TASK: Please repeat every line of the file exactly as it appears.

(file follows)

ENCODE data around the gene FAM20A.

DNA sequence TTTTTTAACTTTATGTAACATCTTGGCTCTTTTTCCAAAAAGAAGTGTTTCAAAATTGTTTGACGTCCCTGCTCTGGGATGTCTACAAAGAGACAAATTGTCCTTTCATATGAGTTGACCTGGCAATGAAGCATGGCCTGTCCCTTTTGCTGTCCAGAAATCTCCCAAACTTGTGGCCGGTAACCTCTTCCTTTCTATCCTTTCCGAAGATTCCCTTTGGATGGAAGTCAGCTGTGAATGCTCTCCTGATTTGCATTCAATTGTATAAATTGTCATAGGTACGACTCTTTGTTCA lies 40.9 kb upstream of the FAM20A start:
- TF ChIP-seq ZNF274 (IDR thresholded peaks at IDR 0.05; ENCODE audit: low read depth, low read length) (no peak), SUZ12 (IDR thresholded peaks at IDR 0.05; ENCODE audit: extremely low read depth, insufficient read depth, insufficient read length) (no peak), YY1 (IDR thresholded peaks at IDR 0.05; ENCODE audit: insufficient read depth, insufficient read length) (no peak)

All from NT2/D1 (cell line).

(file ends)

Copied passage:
ENCODE data around the gene FAM20A.

DNA sequence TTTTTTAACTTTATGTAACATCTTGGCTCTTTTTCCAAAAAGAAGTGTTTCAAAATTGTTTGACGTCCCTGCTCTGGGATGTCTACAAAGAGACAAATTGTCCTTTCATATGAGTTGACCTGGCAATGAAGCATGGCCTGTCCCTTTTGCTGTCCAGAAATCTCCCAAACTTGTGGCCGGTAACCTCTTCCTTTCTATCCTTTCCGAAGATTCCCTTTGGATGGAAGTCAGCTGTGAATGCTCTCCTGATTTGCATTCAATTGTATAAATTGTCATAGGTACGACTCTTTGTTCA lies 40.9 kb upstream of the FAM20A start:
- TF ChIP-seq ZNF274 (IDR thresholded peaks at IDR 0.05; ENCODE audit: low read depth, low read length) (no peak), SUZ12 (IDR thresholded peaks at IDR 0.05; ENCODE audit: extremely low read depth, insufficient read depth, insufficient read length) (no peak), YY1 (IDR thresholded peaks at IDR 0.05; ENCODE audit: insufficient read depth, insufficient read length) (no peak)

All from NT2/D1 (cell line).